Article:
'In Middle English, both the possessive singular and the common plural forms were regularly spelled es, and when the e was dropped in pronunciation and from the written word, the habit grew up of writing an apostrophe in place of the lost e in the possessive singular to distinguish it from the plural. Later the apostrophe, which had come to be looked upon as the sign of the possessive, was carried over into the plural, but was written after the s to differentiate that form from the possessive singular. By a process of popular interpretation, the 's was supposed to be a contraction for his, and in some cases the his was actually "restored." [Samuel C. Earle, et al, "Sentences and their Elements," New York: Macmillan, 1911]

    'As a suffix forming some adverbs, it represents the genitive singular ending of Old English masculine and neuter nouns and some adjectives.'

  21. RP said,

    September 19, 2019 @ 10:05 am

    @Andrew Usher ("And of course, that category would be completely unthinkable in English. 'In the', 'on the', etc. – no tendency to lose a syllable.")

    I don't agree that it's unthinkable. In Yorkshire dialect we have "in t'", "on 't", etc. The "t" is often closer to a glottal stop than a real "t", but either way there is no syllable after it – it becomes a single syllable "int", "ont", etc.

  22. DaveK said,

    September 19, 2019 @ 11:08 am

    @Andrew Usher: "to throw hands" per the Urban Dictionary, means to have a fistfight. I'm not sure if that meaning goes back to 1993 though

  23. RP said,

    September 19, 2019 @ 12:10 pm

    Whether or not the apostrophe in English possessives originated in the omission of an "e" in an "es" genitive ending or in an (incorrect) belief that "'s" stood for "his", a closer parallel to the German "'s" contraction would be "'s" meaning "is/has" – and an even closer parallel would be "'t" meaning "it", like in "'tis" and "'twas".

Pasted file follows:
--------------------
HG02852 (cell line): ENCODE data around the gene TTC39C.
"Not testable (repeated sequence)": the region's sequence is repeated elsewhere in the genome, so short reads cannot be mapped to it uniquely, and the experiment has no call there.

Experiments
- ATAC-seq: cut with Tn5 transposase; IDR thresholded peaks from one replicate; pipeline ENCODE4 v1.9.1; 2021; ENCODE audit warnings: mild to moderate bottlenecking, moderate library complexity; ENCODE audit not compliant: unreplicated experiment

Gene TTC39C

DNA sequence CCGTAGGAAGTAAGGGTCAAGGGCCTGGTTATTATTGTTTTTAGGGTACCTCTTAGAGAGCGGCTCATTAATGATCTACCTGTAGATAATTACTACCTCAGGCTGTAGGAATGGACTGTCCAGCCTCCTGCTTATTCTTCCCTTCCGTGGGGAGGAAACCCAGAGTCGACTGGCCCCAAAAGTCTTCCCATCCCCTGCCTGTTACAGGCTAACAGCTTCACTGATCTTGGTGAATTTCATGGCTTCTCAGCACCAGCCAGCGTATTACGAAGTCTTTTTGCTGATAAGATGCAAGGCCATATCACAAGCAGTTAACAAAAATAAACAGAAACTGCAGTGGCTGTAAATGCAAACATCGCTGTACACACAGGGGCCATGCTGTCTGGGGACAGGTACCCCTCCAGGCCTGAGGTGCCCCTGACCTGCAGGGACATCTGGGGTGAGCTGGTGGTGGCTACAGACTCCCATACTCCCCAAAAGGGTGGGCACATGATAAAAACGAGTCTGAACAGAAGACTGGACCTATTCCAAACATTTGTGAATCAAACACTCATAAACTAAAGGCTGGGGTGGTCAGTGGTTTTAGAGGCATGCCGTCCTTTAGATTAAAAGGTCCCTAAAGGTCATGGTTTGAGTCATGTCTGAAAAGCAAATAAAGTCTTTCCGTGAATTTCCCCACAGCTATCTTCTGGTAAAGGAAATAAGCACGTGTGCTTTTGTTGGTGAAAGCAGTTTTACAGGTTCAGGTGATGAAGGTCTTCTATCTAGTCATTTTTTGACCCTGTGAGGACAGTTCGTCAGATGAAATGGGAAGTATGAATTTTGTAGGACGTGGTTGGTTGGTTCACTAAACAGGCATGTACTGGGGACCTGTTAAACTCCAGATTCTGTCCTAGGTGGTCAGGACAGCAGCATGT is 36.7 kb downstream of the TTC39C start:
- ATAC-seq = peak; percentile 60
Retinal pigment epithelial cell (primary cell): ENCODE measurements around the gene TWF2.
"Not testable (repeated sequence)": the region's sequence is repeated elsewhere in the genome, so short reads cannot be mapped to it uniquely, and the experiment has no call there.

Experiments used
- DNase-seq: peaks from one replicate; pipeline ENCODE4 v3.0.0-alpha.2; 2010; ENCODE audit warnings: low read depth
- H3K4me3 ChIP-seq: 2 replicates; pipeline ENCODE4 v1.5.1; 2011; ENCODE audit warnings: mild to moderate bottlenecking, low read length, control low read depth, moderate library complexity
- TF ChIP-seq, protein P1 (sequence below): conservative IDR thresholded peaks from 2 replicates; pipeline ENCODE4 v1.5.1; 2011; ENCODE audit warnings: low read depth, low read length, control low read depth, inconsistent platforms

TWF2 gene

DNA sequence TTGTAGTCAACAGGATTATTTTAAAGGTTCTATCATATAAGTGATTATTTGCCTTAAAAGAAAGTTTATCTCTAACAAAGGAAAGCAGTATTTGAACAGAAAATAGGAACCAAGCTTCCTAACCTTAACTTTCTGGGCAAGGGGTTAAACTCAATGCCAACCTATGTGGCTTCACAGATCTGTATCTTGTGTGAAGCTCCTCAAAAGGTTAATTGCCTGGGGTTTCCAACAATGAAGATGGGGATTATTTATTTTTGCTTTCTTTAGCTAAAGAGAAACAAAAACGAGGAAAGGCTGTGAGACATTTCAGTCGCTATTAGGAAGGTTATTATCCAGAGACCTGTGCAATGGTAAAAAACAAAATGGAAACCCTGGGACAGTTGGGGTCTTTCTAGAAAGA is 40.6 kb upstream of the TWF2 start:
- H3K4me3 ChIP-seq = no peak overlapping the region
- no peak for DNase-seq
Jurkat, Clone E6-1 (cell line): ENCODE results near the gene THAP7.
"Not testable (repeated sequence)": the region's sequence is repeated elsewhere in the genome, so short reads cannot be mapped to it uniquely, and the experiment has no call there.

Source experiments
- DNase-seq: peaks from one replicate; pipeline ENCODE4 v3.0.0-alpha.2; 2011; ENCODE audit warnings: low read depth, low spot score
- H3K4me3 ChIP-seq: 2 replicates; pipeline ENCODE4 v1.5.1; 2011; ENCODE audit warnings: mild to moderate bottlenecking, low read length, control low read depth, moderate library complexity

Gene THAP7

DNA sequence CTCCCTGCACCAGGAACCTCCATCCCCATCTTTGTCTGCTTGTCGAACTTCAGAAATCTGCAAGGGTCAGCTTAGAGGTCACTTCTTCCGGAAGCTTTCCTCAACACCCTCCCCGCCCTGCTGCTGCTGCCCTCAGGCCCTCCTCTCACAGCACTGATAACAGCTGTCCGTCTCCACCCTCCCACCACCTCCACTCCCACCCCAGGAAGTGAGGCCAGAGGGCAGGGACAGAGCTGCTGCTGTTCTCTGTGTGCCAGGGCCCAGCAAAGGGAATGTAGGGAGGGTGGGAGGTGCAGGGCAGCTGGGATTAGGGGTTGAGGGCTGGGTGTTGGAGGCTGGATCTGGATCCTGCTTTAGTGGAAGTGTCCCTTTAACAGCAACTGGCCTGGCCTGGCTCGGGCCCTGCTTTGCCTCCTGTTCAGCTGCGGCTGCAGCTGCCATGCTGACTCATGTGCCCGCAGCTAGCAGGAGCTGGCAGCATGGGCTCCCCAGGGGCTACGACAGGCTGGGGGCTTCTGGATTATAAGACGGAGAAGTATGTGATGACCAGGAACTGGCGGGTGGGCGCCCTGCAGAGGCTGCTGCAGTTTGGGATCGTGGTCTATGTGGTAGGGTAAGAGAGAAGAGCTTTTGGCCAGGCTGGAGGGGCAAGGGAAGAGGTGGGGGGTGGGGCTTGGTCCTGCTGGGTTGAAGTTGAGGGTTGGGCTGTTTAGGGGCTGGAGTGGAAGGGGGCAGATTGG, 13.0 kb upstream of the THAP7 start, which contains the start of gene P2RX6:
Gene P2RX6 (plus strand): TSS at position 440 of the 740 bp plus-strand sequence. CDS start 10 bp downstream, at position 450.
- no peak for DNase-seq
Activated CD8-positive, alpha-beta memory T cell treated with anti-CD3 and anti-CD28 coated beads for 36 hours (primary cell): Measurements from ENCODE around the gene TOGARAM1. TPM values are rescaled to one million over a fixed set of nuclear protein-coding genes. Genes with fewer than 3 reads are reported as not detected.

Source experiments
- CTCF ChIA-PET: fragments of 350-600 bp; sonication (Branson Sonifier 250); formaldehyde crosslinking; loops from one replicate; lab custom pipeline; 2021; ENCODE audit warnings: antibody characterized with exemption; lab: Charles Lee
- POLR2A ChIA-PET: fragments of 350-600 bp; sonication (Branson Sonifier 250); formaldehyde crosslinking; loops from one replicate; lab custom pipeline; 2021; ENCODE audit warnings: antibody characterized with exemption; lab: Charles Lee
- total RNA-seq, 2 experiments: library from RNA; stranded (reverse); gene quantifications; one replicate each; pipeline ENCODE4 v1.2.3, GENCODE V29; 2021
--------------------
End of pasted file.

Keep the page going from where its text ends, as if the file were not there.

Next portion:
As for the absent apostrophe in pronominal possessives, I don't agree with those who think it was a silly question. Some pronouns do include it, like "one's", and historically "it's" was sometimes written with an apostrophe before the spelling settled down. Also I'm pretty sure I saw "her's" in the Authorized Version of the Bible the other day.

  24. Benjamin E Orsatti said,

    September 19, 2019 @ 12:47 pm

    Andrew Usher,

    I'm flattered by your overestimation of my knowledge of linguistics. Sadly, I've never actually taken a course in linguistics, so, when I don't know something, I _have_ to ask somebody, or else reconcile myself to the idea that I'll just go on not knowing. No harm intended, for serious.

    Jerry Friedman & RP,

    This is helpful, thank you. So, it looks like the pronominal genitive orthographic forms were "fixed" in Old/Middle English (except for, apparently, "one's") _before_ the "e" dropped out of the nominal forms, so there was never any need to employ an apostrophe with those pronouns. That kind of makes sense. Of course, in English, there seems to be some resistance to changing orthography to reflect actual spoken language (could that be the Norman French influence, maybe?), except in the vernacular, e.g., "'n'at" for "and that" in Western Pennsylvania dialect, which isn't typically "written down" anyway.

  25. Christian Weisgerber said,

    September 19, 2019 @ 2:54 pm

    I think there is currently a grammaticalisation of contractions going on in German.

    The discussion here has touched on two different types of contractions. The contraction of prepositions and following articles is indeed a complex topic, with contractions ranging from impossible to optional to obligatory. Effectively, German is in the process of developing inflected prepositions. I'll point to this paper (in German):

    Damaris Nübling
    Von in die über in'n und ins bis im: Die Klitisierung von Präposition und Artikel als "Grammatikalisierungsbaustelle"
    https://www.germanistik.uni-mainz.de/files/2015/03/Nuebling_2005e.pdf

    Regarding the contraction of verbs and following pronouns, I think that pronouns are generally encliticized to the preceding verb in spoken German, even though this is usually not represented in spelling. Jetzt höre ich will typically be spoken as jetzt hörich. This only becomes an orthographic concern when the enclitic pronoun is reduced as in the ubiquitous es(')s.